Near the end of the article is the following paragraph:
That is the backhanded recognition of what NBC is putting at risk. As I wrote in April NBCU has no intention of serving the interest of NBC affiliates. The Washington Post's TV columnist Lisa de Moraes observed this week quite correctly:
Maybe the fact that NBC is, essentially, doing what cable channels do (that is, reducing costs and targeting its scripted shows) is a harbinger of the day when it, or another big network, will literally become a cable channel, trading the system of local affiliates for the freedom and licensing fees of cable.
GE management which includes NBC management has created lowered expectations, particularly among shareholders. If the profit line on the NBCU division known as NBC rises for two quarters because of the decision about Leno, GE management has succeeded. That doesn't mean that the Leno Show has succeeded as entertainment.
NBC is now playing a different game, with new rules. That game is called Programming to Margins. NBC suits think they can win by slashing costs to rack up points with shareholders and thus declare a new form of victory in which you can win even if you haven't had a bona fide hit in years.
NBC suits know Leno's new comedy show won't attract as many viewers as the scripted dramas the other networks have scheduled at 10 p.m. weekdays: "CSI: Miami," "Private Practice," "The Mentalist," etc. They concede that this means advertisers will not pay as much for ad time on Leno's show as they will for ad time in those scripted series. The execs believe they have guaranteed their own success if only because Leno's show will cost so much less to produce. Leno recently bragged to a gathering of reporters that he can make a whole week's worth of "The Jay Leno Show" for the price of one episode of "CSI: Miami."
Over the next three years, the network broadcast TV station properties will shift to meet the ratings as the NBC-owned New York station already has by reducing news and creating locally marketable local oriented programming. If anything, they are focusing on creating a record of delivering live-eyes on ads.
NBC owns broadcast stations in the following eight (out of 210) DMA's (designated market area) representing 25% of the nation's "TV homes":
1. New York City
2. Los Angeles
5. Dallas/Fort Worth
6. San Francisco/Oakland/San Jose
9. Washington, D.C./Hagerstown, MD
16. Miami/Ft. Lauderdale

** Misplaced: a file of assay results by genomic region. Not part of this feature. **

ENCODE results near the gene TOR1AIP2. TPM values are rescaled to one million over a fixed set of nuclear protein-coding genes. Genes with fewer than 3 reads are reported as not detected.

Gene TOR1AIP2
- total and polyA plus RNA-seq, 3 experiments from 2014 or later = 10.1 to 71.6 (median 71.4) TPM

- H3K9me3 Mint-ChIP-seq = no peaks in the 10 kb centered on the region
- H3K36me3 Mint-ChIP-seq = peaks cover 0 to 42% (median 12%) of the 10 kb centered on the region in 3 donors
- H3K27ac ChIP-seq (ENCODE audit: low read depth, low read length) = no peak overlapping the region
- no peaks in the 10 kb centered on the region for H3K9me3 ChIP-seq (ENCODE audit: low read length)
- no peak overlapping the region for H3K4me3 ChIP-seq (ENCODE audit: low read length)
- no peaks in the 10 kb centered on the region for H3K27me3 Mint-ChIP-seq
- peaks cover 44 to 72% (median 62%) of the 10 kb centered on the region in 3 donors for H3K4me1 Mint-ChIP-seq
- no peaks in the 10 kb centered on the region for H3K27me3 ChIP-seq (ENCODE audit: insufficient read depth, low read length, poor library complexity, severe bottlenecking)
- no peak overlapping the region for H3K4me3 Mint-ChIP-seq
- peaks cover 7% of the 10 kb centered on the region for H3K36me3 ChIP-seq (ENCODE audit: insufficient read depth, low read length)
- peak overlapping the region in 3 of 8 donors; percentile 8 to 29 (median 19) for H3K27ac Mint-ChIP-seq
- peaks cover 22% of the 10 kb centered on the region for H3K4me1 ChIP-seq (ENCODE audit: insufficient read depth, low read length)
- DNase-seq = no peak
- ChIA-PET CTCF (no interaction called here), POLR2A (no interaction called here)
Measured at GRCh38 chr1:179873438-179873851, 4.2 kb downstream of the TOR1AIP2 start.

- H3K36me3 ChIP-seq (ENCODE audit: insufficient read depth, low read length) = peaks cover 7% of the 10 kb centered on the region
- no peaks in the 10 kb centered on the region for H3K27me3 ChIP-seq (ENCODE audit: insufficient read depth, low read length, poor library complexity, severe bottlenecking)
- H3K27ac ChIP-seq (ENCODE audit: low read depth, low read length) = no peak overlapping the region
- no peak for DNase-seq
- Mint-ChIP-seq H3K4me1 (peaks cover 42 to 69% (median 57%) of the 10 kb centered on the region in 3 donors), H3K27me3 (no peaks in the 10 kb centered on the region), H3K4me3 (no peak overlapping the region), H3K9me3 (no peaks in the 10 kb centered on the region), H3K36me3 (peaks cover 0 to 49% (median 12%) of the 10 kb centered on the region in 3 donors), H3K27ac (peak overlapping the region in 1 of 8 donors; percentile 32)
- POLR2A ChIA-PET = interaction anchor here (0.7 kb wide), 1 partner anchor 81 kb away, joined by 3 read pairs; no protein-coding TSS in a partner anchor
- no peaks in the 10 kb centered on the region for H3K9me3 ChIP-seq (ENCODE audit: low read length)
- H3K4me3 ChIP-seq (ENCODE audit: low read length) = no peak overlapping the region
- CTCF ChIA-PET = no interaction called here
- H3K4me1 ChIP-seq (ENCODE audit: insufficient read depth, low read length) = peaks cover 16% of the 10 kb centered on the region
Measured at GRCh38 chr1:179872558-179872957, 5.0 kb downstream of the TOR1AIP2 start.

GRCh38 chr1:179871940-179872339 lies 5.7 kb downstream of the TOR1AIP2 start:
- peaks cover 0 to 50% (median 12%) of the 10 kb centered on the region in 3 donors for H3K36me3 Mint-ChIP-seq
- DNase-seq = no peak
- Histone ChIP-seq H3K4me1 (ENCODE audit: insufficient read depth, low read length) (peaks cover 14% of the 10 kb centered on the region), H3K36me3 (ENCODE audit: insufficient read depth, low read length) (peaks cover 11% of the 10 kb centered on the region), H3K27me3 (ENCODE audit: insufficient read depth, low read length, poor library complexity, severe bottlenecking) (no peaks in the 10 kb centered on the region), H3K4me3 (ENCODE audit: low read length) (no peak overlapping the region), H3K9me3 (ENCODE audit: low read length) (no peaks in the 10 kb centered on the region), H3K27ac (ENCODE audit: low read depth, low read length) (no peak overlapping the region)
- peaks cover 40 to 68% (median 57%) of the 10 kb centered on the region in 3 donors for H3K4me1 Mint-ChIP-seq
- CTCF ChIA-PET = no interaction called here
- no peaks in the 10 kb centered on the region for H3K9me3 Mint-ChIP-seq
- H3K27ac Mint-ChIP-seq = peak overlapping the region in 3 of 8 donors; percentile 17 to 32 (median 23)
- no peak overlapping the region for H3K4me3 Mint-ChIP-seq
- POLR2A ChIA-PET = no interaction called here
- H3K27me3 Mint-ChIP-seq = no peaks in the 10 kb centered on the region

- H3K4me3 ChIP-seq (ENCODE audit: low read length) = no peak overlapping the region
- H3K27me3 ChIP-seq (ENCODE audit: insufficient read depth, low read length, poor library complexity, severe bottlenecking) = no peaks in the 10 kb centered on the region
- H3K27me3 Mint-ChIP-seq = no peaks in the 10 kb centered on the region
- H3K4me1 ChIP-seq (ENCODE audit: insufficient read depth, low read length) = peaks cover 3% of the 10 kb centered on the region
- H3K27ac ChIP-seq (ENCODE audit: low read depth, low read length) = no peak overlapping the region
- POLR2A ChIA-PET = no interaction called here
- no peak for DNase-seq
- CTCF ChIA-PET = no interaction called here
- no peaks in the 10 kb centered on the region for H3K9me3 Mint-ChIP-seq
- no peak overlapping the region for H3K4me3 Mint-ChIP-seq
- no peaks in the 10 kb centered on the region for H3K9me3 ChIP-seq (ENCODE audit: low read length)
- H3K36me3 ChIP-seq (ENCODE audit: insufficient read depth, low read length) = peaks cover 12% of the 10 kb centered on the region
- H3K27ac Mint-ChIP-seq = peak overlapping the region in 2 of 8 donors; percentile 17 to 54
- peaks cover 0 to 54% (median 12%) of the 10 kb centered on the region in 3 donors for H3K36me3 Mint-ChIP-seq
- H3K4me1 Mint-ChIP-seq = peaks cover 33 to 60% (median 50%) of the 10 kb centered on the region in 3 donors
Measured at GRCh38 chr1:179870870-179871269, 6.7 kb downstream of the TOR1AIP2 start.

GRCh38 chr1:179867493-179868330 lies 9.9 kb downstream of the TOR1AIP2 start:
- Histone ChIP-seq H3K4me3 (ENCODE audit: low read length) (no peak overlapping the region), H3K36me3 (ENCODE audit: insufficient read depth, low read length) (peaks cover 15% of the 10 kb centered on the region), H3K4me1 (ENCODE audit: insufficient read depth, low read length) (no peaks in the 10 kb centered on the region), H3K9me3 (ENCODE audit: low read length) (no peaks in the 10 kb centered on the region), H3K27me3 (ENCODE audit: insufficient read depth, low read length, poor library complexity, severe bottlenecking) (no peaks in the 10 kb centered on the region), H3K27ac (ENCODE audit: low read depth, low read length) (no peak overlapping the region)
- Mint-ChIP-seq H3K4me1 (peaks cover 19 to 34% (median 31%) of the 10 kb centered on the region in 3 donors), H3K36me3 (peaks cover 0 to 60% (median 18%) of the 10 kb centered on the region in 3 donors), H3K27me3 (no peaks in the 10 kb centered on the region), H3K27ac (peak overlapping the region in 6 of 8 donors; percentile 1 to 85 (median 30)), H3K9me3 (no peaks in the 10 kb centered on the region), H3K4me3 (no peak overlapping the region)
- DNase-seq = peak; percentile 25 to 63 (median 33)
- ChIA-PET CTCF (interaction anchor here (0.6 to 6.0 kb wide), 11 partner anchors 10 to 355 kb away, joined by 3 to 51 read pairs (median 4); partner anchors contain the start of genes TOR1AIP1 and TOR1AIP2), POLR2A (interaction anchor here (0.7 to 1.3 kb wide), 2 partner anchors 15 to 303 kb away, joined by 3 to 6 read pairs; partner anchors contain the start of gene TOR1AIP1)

But those large-population DMA stations aren't affiliates, they're owned - they have the resources of NBCU and GE plus large numbers of viewers within the DMA. In the remaining 202 DMA's representing 75% of "TV homes" somebody else owns the NBC affiliate stations. Consider the situation of the affiliates in the following DMA's:
107. Ft. Wayne
113. Sioux Falls(Mitchell)
In these much smaller population DMA's, even if they captured the entire 5 pm - 6 pm viewers available, the affiliate cannot deliver anything resembling the number of eyes the NBC property in New York City can guarantee to advertisers as a minimum for that time slot where they've put new locally created programming. Nor are there the number of local businesses from which to solicit ads. So those affiliates aren't going to have the flexibility to deal effectively with the loss of advertising income from their 10 pm network show and from their 11:00 pm news show and maybe even from their 11:35 pm NBC late night show.
Five years from now these small DMA affiliate stations may be sorry they kept their NBC affiliation instead of embracing the NBC "Programming to Margins" business model as their own.
That model suggests that the smaller DMA stations may want to drop their expensive NBC affiliation in favor of a syndicated and local programming schedule costing 20% of their network affiliation, which would allow them to retain 100% of whatever advertising revenue they can generate.
Losing up to 50% of the "TV homes" is the long term risk NBC is taking by changing it's model from that maintained by CBS and ABC to a new model. It is not even that model of 10-11 pm local programming used by Fox which benefits the affiliates.
And if NBC longs to become a cable channel as TIME speculates, what will it do with its owned local stations? Those stations derive much of their current value from NBC programming. Without it, the value of these assets would plunge.
In the short term, NBC's Leno move may work for NBC within the GE corporate style. But it may not work for the affiliate stations. And realistically, if it doesn't work for the affiliates, it won't work for the NBC-owned stations. Sure NBC could become a cable channel but that won't help with the loss of asset value and the loss of goodwill in the broadcast industry.
Unlike the manufacturing properties owned by GE, maximizing quarterly profit margins within a 24-month or less window can't guarantee retaining the value of NBC over the five-year period. Sometimes accepting less profit for four years is a better five-year long-term strategy. It most certainly would have been for GE's banking properties and it's there that GE needs to look for helpful management cues for NBC, not in its aircraft engine division.